Interesting having heard James Maltby of Yarc (Cray) Data and Stephen Brobst of Terradata last week at Semantic Days, to read this piece on NLP at LinguaFranca (via BifRiv).
Essentially – armed with massive number crunching power and statistics (courtesy of Google and/or Cray) the incentive to invest in semantic solutions is greatly reduced.
3 thoughts on “The Power of Number-Crunching”
Just don’t mix two areas both called “semantics”!
Semantic analysis as a part of a particular family of NLP technologies – is in danger.
Semantic technologies in data modelling (what we’re involved in) will get a boost from cheaper and bigger formal models of natural language texts. It is not important for us whether such models are derived via parsing and ontology mapping, via statistical methods, or via totally obscure genetic algorithms – if they are good quality.
But as you say the question concerns quality. The statistical semantic quality for finding knowledge is “good enough” in general consumer business – but as the article says, you still need intelligence to spot the howlers – for those you do need actual semantics – intended semantics not just historically inferred semantics. Such howlers may be hilarious or disastrous depending on your context.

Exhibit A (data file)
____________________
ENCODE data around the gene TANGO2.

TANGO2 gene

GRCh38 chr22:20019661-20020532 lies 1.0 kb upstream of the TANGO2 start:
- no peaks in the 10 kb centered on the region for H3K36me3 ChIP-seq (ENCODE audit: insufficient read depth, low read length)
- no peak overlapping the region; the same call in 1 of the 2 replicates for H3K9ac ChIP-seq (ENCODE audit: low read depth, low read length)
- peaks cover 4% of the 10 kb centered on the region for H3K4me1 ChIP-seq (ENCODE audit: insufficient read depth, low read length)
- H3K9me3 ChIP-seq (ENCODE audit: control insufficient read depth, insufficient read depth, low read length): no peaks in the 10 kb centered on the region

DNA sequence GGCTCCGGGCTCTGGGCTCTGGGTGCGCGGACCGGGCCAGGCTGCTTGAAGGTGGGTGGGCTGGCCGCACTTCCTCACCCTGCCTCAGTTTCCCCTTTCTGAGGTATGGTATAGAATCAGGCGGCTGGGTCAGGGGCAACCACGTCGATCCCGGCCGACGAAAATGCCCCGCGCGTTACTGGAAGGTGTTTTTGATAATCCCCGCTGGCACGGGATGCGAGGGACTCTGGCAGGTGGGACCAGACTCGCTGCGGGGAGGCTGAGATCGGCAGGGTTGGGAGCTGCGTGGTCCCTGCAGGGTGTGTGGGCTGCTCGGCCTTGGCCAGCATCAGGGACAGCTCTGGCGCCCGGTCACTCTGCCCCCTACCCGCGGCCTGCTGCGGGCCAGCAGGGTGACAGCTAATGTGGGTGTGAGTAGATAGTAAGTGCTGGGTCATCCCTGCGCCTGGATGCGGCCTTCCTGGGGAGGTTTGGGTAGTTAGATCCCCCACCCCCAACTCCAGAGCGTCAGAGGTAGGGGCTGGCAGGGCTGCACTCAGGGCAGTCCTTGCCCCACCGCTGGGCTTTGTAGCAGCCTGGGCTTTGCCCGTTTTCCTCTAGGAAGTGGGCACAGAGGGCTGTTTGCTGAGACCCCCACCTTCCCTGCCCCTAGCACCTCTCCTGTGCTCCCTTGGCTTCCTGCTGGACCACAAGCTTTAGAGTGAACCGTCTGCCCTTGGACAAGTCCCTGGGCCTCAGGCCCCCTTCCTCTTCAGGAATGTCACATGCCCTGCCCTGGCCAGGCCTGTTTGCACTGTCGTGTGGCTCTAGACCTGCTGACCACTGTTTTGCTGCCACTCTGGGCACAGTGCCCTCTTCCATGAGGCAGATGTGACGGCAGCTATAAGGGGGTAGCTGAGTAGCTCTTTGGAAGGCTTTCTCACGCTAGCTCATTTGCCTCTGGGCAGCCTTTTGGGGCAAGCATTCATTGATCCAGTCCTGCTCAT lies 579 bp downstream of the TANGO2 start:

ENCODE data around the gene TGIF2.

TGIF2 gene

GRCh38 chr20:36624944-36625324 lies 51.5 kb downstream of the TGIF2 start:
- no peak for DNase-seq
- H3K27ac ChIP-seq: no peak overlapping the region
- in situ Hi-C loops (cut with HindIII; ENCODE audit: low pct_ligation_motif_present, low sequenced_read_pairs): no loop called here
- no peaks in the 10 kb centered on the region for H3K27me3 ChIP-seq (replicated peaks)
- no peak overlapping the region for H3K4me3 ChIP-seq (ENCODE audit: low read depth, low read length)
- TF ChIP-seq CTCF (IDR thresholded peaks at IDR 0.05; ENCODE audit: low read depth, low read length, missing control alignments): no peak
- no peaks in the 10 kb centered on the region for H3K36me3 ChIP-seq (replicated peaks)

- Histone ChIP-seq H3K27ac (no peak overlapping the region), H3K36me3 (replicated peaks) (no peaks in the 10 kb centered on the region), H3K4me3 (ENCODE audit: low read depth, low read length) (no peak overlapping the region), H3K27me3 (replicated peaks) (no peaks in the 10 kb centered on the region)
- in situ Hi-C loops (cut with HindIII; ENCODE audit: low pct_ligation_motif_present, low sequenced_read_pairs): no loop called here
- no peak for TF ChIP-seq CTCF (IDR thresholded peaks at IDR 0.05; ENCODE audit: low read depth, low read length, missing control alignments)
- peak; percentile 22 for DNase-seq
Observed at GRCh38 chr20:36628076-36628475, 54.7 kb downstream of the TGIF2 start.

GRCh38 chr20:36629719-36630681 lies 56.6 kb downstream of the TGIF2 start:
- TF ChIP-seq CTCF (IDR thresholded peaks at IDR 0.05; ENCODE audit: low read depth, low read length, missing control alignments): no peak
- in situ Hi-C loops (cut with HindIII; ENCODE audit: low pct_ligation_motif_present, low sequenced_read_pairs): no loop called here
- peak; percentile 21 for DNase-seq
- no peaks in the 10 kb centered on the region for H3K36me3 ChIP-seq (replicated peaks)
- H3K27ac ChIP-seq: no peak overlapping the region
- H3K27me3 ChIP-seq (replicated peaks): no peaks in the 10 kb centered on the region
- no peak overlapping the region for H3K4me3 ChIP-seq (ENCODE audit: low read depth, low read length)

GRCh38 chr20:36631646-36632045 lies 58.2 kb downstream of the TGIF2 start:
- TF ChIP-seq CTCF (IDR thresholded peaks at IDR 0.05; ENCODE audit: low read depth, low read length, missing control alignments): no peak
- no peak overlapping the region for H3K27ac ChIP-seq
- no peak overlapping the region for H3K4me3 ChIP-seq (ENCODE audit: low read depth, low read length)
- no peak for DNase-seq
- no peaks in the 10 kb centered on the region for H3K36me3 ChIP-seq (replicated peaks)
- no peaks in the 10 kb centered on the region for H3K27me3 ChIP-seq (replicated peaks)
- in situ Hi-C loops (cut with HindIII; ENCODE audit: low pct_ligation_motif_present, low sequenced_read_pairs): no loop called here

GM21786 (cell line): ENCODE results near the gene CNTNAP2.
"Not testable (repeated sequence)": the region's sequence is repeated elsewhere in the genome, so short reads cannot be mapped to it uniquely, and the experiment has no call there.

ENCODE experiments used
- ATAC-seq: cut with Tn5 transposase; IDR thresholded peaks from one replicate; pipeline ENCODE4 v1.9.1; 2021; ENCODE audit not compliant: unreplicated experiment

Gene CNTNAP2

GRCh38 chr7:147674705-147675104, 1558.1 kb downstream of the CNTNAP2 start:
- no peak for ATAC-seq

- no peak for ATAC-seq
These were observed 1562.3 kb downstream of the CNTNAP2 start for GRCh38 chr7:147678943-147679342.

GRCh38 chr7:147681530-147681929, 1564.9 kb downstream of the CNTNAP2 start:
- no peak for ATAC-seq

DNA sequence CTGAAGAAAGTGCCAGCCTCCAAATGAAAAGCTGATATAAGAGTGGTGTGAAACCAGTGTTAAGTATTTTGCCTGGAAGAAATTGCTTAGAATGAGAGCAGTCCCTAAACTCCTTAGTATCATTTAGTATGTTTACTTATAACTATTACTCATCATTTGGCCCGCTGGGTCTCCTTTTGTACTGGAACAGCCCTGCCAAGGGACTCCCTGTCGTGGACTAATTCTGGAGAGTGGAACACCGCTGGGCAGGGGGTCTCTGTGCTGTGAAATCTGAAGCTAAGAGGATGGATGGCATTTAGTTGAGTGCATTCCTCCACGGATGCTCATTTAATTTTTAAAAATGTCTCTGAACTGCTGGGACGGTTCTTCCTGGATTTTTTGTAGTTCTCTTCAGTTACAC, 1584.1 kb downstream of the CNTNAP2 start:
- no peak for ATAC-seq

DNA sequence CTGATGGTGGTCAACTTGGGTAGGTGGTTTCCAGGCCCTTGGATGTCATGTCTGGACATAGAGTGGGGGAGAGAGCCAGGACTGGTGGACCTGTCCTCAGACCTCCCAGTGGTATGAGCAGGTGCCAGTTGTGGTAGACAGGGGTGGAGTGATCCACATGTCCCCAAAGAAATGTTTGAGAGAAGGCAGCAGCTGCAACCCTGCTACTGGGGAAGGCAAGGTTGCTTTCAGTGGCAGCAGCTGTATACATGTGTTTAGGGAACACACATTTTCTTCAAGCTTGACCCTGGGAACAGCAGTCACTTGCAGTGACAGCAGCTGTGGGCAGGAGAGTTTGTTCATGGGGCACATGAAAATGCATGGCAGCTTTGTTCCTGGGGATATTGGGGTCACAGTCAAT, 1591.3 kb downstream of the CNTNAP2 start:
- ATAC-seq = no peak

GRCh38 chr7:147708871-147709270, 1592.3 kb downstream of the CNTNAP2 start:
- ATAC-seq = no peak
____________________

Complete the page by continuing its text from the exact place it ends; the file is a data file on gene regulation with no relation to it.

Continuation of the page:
We want to avoid another Macondo / Deepwater Horizon, not analyse its post-mortem.
Reality will be hybrid – formal pre-definable semantics where you need them, whatever works where you don’t.
It is indeed interesting to see people trying to find the balance. Theoretically machine learning should be a combination of all other approaches. IBM Watson is a good example.
I was rather puzzled looking at https://www.posccaesar.org/export/3874/pub/SemanticDays/2013/Presentations/DAY%203/1130%20Craig%20Trim%20%20-%20IBM%20-%20Semantic%20Days.pdf . I was expecting broader look from IBM on Semantic Days.